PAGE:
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Democratic Leadership

15 January, 2016 - 09:14

According to Richard DuFour, retired superintendent of the acclaimed Adlai Stevenson High School in Lincolnshire, Illinois, author and consultant, says, today's principals must focus on the future, but remain grounded in today. They must see the big picture, while maintaining a close eye on the details. Principals must be strong leaders who give away power to others. (DuFour, 1999)

    This idea of shared responsibility is also echoed by the National Association of Elementary School Principals (NAESP). In 2001, the NAESP outlined six key elements that summarize what is expected of tomorrow's principals who are a creator of democratic values in their schools. These principals:

  • Lead their schools in a way that places student and adult learning at the center.
  • Set high expectations and standards for the academic and social development of all students and the performance of adults.
  • Set high expectations and standards for the academic and social development of all students and the performance of adults.
  • Create a culture of continuous learning for adults tied to student learning and other school goals.
  • Use multiple sources of data as tools to assess, identify, and apply instructional improvement.
  • Actively engage the community to create shared responsibility for student and school success.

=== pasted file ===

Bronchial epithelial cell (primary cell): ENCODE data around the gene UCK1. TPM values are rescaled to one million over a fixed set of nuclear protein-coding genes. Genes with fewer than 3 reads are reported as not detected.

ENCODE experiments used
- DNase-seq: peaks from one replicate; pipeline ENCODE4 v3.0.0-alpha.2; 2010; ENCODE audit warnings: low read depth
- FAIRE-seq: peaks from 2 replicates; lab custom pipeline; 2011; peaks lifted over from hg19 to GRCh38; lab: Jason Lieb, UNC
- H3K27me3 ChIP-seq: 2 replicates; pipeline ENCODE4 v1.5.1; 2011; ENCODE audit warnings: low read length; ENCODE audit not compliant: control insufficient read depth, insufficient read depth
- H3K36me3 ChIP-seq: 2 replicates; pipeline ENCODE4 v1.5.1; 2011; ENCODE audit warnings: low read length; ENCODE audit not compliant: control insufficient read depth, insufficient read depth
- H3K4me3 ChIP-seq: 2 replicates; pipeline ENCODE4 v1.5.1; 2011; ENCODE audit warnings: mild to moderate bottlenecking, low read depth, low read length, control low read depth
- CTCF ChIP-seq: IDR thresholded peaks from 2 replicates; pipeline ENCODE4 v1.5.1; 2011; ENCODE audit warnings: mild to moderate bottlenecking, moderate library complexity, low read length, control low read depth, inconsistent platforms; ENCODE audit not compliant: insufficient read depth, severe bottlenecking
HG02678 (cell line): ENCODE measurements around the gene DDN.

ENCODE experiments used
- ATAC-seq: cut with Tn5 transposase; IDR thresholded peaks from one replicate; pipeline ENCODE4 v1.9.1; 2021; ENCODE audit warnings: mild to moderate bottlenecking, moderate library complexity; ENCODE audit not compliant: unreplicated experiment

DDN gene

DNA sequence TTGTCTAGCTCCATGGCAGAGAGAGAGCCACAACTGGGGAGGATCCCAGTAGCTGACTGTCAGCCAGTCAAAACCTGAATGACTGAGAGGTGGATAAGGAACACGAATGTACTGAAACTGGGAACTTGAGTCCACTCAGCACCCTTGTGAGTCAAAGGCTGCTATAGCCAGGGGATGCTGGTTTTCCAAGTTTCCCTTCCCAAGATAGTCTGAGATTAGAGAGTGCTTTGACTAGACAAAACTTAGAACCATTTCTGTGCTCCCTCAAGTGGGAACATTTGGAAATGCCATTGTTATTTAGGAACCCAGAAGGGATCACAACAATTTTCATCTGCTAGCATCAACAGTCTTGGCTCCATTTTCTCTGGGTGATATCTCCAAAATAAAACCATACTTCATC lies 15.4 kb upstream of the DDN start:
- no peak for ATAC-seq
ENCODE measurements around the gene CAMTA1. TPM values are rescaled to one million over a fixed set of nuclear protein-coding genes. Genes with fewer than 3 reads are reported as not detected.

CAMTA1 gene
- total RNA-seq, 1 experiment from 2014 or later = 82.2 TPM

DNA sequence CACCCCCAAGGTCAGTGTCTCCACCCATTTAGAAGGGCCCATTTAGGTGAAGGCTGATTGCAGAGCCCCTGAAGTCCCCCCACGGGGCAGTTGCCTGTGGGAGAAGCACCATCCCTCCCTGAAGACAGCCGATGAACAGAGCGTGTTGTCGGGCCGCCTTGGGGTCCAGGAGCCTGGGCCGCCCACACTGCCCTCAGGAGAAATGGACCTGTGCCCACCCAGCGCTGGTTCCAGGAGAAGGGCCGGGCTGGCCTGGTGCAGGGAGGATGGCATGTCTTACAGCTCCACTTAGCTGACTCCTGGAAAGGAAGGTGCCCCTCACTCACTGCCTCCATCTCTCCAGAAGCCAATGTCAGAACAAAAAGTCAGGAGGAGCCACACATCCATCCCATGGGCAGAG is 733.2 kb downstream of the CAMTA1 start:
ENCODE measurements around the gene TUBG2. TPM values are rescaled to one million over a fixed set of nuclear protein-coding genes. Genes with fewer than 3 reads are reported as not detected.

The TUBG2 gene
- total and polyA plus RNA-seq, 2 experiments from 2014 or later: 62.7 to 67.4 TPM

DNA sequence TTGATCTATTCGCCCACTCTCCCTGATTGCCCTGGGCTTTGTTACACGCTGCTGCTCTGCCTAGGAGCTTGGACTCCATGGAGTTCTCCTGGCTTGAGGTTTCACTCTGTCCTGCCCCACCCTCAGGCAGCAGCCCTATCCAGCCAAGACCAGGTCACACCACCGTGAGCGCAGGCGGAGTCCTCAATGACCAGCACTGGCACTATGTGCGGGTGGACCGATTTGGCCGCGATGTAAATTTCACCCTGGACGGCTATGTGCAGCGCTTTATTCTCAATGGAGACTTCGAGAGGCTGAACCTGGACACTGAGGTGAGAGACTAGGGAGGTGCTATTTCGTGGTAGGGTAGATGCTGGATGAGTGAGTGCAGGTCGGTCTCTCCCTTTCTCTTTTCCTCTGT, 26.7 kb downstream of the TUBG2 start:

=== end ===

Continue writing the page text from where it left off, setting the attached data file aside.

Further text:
Therefore, these 21st century pioneers must meet the following demands if they are to promote democratic values and build community schools:

  • Lead through shared vision and values.
  • Enlist faculty in the decision-making process and empower individuals to act.
  • Provide information, training, and parameters for staff to make good decisions. Are results oriented.
  • Concentrate on posing the right questions rather than imposing solutions. (DuFour, 1999)

The principles modeled at schools like Fairview Elementary demonstrate that a culture based on democratic values is developed through reflective leadership practices. Additionally, implementing the democratic values also means that leaders must develop sensitivity towards the value of others in order to give meaning to students, teachers, parents and the community at large. Furthermore, by seeking to understand the values of others, leaders can gather enough information on how they can best utilize a shared decision making process. Hence, by developing an awareness of others, school leaders are able to gauge the influence that certain individuals, groups, and organizations can have on their schools. Therefore, the decision on how to create an environment where schools promote democratic values helps to built students who grow into responsible social and politically aware members of society, which understand the government process and are skilled in community building.